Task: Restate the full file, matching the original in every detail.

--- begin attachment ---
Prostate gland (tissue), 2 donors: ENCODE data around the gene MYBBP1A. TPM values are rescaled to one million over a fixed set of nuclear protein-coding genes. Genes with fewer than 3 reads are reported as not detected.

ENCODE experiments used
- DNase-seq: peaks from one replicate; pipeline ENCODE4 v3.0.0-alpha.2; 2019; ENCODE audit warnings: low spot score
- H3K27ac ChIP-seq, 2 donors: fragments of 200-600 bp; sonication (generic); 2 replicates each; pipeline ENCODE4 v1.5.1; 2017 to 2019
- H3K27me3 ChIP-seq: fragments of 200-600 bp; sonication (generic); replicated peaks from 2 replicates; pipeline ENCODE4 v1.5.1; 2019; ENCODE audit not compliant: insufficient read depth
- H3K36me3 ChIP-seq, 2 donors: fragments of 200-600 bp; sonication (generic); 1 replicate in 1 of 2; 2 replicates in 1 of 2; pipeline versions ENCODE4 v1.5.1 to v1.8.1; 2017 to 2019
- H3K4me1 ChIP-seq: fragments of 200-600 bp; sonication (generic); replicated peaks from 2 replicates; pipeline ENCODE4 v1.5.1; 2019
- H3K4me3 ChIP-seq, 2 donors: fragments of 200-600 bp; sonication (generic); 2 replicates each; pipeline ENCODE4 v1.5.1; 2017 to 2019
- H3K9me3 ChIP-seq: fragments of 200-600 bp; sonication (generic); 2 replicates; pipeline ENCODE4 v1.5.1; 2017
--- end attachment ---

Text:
Prostate gland (tissue), 2 donors: ENCODE data around the gene MYBBP1A. TPM values are rescaled to one million over a fixed set of nuclear protein-coding genes. Genes with fewer than 3 reads are reported as not detected.

ENCODE experiments used
- DNase-seq: peaks from one replicate; pipeline ENCODE4 v3.0.0-alpha.2; 2019; ENCODE audit warnings: low spot score
- H3K27ac ChIP-seq, 2 donors: fragments of 200-600 bp; sonication (generic); 2 replicates each; pipeline ENCODE4 v1.5.1; 2017 to 2019
- H3K27me3 ChIP-seq: fragments of 200-600 bp; sonication (generic); replicated peaks from 2 replicates; pipeline ENCODE4 v1.5.1; 2019; ENCODE audit not compliant: insufficient read depth
- H3K36me3 ChIP-seq, 2 donors: fragments of 200-600 bp; sonication (generic); 1 replicate in 1 of 2; 2 replicates in 1 of 2; pipeline versions ENCODE4 v1.5.1 to v1.8.1; 2017 to 2019
- H3K4me1 ChIP-seq: fragments of 200-600 bp; sonication (generic); replicated peaks from 2 replicates; pipeline ENCODE4 v1.5.1; 2019
- H3K4me3 ChIP-seq, 2 donors: fragments of 200-600 bp; sonication (generic); 2 replicates each; pipeline ENCODE4 v1.5.1; 2017 to 2019
- H3K9me3 ChIP-seq: fragments of 200-600 bp; sonication (generic); 2 replicates; pipeline ENCODE4 v1.5.1; 2017